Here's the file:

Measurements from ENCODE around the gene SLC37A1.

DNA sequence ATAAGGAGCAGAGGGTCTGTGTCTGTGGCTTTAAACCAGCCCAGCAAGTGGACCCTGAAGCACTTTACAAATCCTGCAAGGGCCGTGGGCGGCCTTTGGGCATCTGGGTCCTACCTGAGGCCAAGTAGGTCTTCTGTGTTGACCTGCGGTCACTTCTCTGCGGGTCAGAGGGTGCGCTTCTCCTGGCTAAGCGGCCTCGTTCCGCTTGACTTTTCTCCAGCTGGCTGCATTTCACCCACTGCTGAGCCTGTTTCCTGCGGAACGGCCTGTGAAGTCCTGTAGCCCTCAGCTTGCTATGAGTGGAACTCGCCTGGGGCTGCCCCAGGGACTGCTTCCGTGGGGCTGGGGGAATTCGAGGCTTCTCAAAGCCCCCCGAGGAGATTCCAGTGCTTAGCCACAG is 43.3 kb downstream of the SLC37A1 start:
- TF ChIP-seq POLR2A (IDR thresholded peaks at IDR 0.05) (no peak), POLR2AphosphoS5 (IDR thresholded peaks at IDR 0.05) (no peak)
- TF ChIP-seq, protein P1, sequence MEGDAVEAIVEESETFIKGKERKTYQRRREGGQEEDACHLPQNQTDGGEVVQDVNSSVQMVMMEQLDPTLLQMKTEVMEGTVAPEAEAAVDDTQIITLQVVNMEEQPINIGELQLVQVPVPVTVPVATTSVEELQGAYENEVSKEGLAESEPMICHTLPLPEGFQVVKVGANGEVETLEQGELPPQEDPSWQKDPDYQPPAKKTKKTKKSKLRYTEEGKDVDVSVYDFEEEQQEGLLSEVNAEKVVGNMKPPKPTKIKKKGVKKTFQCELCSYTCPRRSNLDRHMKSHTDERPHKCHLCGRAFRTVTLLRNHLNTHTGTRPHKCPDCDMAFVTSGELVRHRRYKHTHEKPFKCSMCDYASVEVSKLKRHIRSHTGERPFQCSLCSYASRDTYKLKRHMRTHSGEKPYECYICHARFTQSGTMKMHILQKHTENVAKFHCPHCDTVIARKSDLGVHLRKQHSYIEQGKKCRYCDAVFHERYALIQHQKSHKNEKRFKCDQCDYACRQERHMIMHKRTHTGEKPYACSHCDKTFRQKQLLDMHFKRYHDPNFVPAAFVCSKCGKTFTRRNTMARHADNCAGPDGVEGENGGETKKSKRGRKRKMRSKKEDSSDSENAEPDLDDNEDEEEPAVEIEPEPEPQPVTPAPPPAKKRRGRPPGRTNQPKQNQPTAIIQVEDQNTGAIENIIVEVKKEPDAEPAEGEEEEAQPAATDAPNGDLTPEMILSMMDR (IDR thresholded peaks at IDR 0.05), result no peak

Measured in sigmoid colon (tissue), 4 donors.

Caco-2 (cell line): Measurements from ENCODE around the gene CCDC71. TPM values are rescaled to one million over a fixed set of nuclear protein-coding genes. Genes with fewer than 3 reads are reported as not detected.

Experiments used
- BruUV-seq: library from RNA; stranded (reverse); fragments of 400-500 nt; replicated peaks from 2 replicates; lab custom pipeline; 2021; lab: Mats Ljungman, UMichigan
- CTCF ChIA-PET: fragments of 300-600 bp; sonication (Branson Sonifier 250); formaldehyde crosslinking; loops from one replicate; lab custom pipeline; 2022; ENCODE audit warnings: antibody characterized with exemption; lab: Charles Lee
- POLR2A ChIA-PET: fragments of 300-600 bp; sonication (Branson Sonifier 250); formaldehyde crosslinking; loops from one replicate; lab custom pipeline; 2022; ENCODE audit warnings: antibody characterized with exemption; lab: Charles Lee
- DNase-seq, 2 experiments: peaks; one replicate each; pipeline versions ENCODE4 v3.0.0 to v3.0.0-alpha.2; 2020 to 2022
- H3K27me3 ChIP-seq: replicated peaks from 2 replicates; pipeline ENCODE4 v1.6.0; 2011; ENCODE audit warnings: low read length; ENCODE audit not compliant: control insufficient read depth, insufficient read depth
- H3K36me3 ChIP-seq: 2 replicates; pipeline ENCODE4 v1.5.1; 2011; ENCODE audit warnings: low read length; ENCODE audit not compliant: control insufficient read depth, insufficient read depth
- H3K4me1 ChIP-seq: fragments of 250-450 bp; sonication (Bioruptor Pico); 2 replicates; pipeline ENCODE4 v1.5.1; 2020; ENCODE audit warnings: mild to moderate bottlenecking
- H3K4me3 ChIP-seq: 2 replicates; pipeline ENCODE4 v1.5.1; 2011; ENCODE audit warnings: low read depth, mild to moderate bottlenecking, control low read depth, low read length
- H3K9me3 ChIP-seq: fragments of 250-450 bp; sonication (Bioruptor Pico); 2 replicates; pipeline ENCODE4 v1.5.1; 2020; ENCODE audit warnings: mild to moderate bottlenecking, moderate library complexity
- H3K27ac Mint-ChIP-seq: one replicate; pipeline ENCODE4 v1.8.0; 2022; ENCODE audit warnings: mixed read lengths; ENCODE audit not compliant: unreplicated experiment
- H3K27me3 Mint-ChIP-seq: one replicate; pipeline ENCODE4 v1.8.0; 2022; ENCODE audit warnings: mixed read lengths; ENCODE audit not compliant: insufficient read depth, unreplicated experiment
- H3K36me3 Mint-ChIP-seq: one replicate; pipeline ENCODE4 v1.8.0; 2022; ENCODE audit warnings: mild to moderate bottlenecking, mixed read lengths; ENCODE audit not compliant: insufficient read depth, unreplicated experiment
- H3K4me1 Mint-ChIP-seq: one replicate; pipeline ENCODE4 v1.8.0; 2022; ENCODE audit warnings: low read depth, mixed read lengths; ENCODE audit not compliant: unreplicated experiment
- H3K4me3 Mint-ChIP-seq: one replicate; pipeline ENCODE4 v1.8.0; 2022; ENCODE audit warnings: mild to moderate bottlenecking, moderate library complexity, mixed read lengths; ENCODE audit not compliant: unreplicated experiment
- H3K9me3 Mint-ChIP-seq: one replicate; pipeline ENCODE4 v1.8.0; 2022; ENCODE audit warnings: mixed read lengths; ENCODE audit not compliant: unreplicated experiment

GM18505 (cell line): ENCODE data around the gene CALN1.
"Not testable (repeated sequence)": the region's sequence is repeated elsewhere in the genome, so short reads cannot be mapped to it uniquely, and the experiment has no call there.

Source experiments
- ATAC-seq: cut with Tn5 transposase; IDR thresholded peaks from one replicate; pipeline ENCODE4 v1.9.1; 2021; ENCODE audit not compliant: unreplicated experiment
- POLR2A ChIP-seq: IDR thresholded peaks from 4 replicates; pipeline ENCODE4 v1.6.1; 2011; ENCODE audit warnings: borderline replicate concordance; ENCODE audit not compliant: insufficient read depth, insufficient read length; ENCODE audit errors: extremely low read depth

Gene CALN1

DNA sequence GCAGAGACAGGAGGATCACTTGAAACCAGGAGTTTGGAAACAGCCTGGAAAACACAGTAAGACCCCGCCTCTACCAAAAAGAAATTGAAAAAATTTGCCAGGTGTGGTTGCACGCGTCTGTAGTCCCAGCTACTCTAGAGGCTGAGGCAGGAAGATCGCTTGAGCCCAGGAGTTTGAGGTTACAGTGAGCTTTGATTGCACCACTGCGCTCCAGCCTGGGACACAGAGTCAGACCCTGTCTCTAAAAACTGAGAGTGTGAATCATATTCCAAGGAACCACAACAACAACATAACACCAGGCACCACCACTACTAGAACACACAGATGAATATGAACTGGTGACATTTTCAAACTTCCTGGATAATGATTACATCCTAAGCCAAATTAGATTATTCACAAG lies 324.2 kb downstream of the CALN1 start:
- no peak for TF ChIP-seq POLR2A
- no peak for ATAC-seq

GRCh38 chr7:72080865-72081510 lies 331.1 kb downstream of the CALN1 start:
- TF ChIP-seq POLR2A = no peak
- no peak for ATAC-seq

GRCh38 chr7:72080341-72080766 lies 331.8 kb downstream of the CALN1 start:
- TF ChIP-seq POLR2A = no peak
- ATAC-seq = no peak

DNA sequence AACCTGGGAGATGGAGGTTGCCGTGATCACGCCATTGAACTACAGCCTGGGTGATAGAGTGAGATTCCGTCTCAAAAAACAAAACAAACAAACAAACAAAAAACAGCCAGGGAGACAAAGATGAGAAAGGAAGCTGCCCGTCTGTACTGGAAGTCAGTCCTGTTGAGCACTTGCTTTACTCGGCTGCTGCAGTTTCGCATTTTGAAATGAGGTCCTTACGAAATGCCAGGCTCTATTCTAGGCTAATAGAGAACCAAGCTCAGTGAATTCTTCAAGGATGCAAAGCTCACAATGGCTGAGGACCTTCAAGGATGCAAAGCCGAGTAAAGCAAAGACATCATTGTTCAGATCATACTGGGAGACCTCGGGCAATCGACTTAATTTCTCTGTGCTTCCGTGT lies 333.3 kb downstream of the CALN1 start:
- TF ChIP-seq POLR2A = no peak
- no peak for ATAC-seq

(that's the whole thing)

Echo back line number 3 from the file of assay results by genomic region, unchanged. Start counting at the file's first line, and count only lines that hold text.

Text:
- TF ChIP-seq POLR2A (IDR thresholded peaks at IDR 0.05) (no peak), POLR2AphosphoS5 (IDR thresholded peaks at IDR 0.05) (no peak)